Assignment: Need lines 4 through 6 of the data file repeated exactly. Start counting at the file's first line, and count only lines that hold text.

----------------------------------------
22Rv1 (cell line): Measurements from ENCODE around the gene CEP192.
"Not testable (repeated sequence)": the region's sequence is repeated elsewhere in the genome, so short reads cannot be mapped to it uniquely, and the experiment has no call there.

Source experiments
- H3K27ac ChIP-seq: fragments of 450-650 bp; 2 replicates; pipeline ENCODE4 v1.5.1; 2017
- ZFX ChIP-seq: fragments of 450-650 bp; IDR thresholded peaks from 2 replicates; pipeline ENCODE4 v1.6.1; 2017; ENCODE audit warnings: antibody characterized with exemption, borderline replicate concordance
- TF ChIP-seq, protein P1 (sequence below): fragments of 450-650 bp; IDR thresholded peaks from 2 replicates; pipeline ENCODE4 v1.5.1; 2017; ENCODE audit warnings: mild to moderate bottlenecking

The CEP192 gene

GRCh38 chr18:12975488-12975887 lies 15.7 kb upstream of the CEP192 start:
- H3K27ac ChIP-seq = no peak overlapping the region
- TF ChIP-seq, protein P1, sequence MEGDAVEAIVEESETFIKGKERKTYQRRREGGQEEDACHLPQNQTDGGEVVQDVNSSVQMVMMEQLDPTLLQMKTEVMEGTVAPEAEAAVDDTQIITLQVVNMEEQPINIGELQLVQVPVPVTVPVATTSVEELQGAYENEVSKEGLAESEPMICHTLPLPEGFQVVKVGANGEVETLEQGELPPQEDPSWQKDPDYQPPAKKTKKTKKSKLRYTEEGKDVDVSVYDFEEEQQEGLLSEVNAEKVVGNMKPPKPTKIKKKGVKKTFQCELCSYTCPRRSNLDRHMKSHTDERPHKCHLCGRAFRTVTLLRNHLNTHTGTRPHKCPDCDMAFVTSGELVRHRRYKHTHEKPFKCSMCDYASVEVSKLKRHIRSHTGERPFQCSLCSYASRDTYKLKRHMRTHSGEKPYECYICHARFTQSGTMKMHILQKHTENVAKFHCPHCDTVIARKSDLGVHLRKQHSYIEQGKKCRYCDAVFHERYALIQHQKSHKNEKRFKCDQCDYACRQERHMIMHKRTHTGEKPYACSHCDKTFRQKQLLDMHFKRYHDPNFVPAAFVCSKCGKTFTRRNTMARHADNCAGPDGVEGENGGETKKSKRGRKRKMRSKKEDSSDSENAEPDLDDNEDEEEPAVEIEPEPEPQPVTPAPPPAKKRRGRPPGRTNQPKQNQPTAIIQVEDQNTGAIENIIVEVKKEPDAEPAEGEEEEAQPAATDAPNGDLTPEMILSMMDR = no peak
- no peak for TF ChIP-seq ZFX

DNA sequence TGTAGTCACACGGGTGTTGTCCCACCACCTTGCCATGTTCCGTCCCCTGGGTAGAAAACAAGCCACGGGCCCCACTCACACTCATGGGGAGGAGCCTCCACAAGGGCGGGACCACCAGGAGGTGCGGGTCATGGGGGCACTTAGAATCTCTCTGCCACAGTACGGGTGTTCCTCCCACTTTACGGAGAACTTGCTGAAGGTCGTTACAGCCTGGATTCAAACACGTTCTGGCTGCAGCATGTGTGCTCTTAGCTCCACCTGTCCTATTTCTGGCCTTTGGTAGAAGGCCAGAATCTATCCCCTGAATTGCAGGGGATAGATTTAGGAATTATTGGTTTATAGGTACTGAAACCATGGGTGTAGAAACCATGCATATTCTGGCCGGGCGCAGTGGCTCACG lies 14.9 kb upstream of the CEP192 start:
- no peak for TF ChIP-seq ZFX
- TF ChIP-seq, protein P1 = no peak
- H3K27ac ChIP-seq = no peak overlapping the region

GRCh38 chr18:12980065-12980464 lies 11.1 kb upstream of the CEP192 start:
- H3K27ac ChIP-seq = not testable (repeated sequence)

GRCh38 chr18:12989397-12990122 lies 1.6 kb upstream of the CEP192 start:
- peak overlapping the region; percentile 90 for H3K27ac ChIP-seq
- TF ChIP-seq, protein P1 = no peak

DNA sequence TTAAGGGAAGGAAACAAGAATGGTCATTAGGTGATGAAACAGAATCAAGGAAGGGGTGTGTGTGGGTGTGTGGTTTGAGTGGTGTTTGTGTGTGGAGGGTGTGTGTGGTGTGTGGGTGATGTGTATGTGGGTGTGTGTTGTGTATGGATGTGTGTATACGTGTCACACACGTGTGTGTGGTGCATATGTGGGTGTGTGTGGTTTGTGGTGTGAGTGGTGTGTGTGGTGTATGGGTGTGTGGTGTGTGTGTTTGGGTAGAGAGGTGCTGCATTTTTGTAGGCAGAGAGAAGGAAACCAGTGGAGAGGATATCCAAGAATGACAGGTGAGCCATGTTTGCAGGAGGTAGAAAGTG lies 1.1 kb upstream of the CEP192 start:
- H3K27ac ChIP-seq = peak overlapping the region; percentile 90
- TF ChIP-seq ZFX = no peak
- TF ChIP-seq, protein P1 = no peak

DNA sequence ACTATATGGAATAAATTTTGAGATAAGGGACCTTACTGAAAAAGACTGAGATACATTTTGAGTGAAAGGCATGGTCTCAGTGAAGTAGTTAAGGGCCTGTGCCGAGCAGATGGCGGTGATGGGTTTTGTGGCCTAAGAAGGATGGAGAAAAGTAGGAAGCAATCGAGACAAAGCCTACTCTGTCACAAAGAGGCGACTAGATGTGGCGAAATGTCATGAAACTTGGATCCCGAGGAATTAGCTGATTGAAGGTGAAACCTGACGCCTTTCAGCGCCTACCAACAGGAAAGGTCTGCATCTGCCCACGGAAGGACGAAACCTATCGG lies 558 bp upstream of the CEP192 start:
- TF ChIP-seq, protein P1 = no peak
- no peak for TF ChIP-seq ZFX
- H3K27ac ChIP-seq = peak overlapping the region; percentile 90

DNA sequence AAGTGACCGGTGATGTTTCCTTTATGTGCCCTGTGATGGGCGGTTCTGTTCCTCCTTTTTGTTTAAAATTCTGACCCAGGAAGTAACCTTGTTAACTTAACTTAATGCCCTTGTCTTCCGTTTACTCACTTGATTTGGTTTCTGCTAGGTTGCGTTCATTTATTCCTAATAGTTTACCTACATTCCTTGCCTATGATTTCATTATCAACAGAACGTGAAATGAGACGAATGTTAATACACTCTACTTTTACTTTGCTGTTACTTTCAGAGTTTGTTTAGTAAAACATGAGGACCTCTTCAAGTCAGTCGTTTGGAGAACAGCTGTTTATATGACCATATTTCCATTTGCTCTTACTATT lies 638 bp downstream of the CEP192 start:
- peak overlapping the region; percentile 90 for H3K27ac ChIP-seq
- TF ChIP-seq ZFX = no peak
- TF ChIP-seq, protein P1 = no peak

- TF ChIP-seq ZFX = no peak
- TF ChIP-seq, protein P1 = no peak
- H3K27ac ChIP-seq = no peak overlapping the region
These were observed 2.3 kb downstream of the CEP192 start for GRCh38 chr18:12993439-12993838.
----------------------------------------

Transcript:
- H3K27ac ChIP-seq: fragments of 450-650 bp; 2 replicates; pipeline ENCODE4 v1.5.1; 2017
- ZFX ChIP-seq: fragments of 450-650 bp; IDR thresholded peaks from 2 replicates; pipeline ENCODE4 v1.6.1; 2017; ENCODE audit warnings: antibody characterized with exemption, borderline replicate concordance
- TF ChIP-seq, protein P1 (sequence below): fragments of 450-650 bp; IDR thresholded peaks from 2 replicates; pipeline ENCODE4 v1.5.1; 2017; ENCODE audit warnings: mild to moderate bottlenecking